Losing a pet is always a difficult thing to have happen but it just takes time to get over the pain.
The First Blow
It’s hard to describe what grief looks like as it’s different for everyone. Recently my family suffered the loss of our family dog. He had been with us for close to 18 years so we had obviously grown very attached to him.
It happened on Friday the 5th of February 2021 and I still haven’t managed to go a day without crying. It’s a loss I’ve never felt before as I have never lost anyone close to me before.
The fact that it hurts so much to lose him just means that we had a huge connection.
We had to have him put to sleep due to his old age and a few other medical reasons but during Coronavirus things are a little bit different. We had to leave him at the door of the vets. We couldn’t be in the room with him as the procedure happened.
My family and I couldn’t help but feel as if we had abandoned him. I’ve always been a firm believer that you should be in the room with your pet as they have their last moment. After 18 years he was owed that.
Alas, we were not allowed.
Pets can Impact your Life
I think that’s partly why I’m finding it so hard to move on. The image of him on the table searching for us and only seeing the unfamiliar faces of the vet surgeons sits behind my eyes at 5am as I try to sleep. This causes my chest to feel heavy but also me to feel a huge empty hole where my pet used to be.
Losing a pet is like losing a member of the family and I’ll fight anyone who disagrees. If you can have an animal depend on you for years and not fall head over heels in love with them then why do you have a pet?
I have had my first rabbit for a year and a half and to tell you that I would defend her with my life is an understatement. My second rabbit I’ve had for less than a year and my love for her is just as strong and vivid. It helps to know that they love me back just as strongly. They sleep on the bed with me, they lick me which is grooming to them (this means they see me as a sort of alpha), whenever someone new comes into my room they will alert me by stomping their feet but when they see that I am okay with the person entering my room they will come over and inspect the new person for themselves.
What I’m saying is that pets can love you just as deeply as you love them and it can be very difficult to lose that kind of companionship.
Your Family Members are experiencing the Same Emotions
The worst part for me was watching my mother having a crying breakdown at the door to the vets as she clung to my dog in a tight hug. Her final goodbye to the dog that had been following her around everywhere for 18 years. She would no longer fall asleep or wake up to his beautiful little smiling face and it was hard to see that reaction.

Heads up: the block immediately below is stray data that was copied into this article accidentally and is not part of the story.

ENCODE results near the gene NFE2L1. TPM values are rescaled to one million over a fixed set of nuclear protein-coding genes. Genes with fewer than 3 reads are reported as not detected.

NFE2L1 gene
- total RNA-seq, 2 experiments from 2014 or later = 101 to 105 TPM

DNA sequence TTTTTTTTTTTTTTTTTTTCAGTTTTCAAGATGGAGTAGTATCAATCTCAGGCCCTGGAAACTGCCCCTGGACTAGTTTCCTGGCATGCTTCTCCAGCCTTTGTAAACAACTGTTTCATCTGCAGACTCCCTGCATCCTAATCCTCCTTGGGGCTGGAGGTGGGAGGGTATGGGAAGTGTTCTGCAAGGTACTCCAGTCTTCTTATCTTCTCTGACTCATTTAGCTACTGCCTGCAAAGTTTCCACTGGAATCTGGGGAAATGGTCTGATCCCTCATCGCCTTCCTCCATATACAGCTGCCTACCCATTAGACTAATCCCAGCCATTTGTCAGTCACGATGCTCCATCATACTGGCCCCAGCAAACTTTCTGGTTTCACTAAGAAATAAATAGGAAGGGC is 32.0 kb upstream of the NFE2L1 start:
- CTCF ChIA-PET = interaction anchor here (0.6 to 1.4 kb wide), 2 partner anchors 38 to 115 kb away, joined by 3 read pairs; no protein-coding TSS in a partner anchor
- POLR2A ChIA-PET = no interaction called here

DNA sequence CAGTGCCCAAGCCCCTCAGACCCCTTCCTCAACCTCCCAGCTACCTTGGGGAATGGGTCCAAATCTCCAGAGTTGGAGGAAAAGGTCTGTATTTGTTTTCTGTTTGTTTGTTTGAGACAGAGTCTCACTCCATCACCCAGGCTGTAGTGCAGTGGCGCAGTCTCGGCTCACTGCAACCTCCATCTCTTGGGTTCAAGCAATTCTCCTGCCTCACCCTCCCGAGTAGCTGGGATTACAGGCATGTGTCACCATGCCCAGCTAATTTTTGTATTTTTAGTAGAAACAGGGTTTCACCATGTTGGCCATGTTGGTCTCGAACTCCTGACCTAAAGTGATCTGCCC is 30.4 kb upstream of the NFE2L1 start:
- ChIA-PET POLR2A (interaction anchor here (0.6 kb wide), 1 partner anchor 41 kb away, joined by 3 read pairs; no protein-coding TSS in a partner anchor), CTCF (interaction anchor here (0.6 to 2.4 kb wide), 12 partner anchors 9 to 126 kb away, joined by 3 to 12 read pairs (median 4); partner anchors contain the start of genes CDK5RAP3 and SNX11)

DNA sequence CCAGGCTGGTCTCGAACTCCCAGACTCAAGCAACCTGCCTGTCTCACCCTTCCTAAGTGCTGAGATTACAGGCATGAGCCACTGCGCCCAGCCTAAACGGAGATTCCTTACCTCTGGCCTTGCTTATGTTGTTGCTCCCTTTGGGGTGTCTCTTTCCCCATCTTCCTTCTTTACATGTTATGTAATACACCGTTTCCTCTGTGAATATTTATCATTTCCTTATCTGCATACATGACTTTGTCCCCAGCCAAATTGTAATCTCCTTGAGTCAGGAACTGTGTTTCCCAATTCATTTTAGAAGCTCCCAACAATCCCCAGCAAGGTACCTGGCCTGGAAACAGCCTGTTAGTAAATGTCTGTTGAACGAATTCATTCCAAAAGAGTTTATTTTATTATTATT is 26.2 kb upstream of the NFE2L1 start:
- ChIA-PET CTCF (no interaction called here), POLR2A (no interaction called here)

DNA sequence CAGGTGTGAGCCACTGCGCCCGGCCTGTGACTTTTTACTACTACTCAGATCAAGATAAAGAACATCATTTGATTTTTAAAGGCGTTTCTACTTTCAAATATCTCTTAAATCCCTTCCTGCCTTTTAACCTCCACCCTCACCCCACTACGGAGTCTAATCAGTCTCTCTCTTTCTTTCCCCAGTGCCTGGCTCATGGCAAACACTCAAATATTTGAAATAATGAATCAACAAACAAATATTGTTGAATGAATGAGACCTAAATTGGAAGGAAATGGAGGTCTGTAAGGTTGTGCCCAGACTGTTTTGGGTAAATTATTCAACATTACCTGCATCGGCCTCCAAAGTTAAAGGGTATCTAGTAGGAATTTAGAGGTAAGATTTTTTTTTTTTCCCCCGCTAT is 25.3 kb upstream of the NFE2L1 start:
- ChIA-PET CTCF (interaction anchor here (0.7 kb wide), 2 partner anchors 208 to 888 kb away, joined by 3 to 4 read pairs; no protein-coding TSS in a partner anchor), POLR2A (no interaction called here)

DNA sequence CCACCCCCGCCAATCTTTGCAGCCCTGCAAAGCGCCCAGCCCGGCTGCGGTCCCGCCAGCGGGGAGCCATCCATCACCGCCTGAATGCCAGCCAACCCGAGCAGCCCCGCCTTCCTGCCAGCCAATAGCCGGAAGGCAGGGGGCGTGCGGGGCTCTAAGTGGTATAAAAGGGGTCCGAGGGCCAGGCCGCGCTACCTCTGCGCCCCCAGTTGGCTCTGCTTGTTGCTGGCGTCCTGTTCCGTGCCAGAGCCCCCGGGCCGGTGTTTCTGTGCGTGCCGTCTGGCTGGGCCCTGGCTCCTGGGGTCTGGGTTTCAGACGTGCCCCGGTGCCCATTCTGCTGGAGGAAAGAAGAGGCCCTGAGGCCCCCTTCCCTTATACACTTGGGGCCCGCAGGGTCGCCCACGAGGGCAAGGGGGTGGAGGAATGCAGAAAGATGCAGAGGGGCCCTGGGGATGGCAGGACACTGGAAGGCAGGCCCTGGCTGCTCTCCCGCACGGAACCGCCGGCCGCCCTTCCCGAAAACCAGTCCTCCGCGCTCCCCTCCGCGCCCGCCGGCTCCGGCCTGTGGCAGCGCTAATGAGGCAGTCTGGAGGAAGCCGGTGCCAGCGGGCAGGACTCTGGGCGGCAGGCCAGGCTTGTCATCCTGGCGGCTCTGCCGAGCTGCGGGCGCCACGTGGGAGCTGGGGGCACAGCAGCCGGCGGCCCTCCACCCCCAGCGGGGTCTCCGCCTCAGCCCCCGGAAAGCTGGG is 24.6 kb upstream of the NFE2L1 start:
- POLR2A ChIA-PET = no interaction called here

I’m twenty two years old but seeing my mother crying is never NEVER okay, I want her to be happy and healthy always. Seeing her upset was like a knife to my heart.
I saw my brother crying as well but his composure was much more reserved, I knew he was very upset but he was trying to keep it together for me and my mother. I think he knew that I wouldn’t be able to handle seeing him crying either.
If you haven’t guessed I’m a very sensitive girl, I’ll cry at most things pretty easily.
One time my brother came into the house after taking my other dog for a walk in the heaviest rain I’ve seen. He was howling and carrying his passed out dog up the stairs yelling for mum to help him.
When I heard him crying I immediately ran out to see what was wrong even though at this point I was about 18 and had no clue how to help.
He was rushed to the vet and he was back to full health at 9am the next day. Seeing your dog walking out of the vet's room with a big happy face and wagging tail is the best thing ever, especially when the last time you saw him he was seizing and passed out.
This article isn’t a how-to guide of how to get over your pet dying, it’s a way for me to write my feelings down on the situation that has happened to me. A way to try and process my feelings and give my first pet a way to live on through my writing.
It's not easy
As my mother said on the day, driving him to the vet was the hardest thing she’s ever had to do and I agree. I offered to drive in place of her but I don’t think I was actually going to be able as I cried the whole way there, maybe I just wanted the drive as a final distraction.
I think the fact that I had a pre-planned week off work was a blessing in disguise too because I would be sitting at work close to tears at all moments, all it would take was one little comment and I would have been set off.
The best thing I’ve found is to be constantly distracted, I had been taking a break from writing because this current lockdown had affected my mental health quite a bit and I’ve started back now as a coping mechanism. I’ve also started rewatching an old series that I used to be obsessed with, I’ve been listening to music more often and spending more time with my family and remaining pets. It’s important for them to have the best life possible now because they have also lost a member of the family.
My mother is scared to leave my other dog in the house alone in case he howls because he misses his companion.
If you want a piece of advice from me the only thing I’d be able to tell you is to invest yourself in work or school and keep yourself nice and distracted. You’ll always miss your pet but it won’t hurt forever. I’m still waiting for the day when I can make it through without bursting into tears. Life feels at a stand still currently but we are all doing our best. I’ve been doing my best to ensure that my family have been eating and comforting my mother when I see that she’s upset.
As a family we will get through it together. Rest in peace boy, we will love and miss you forever.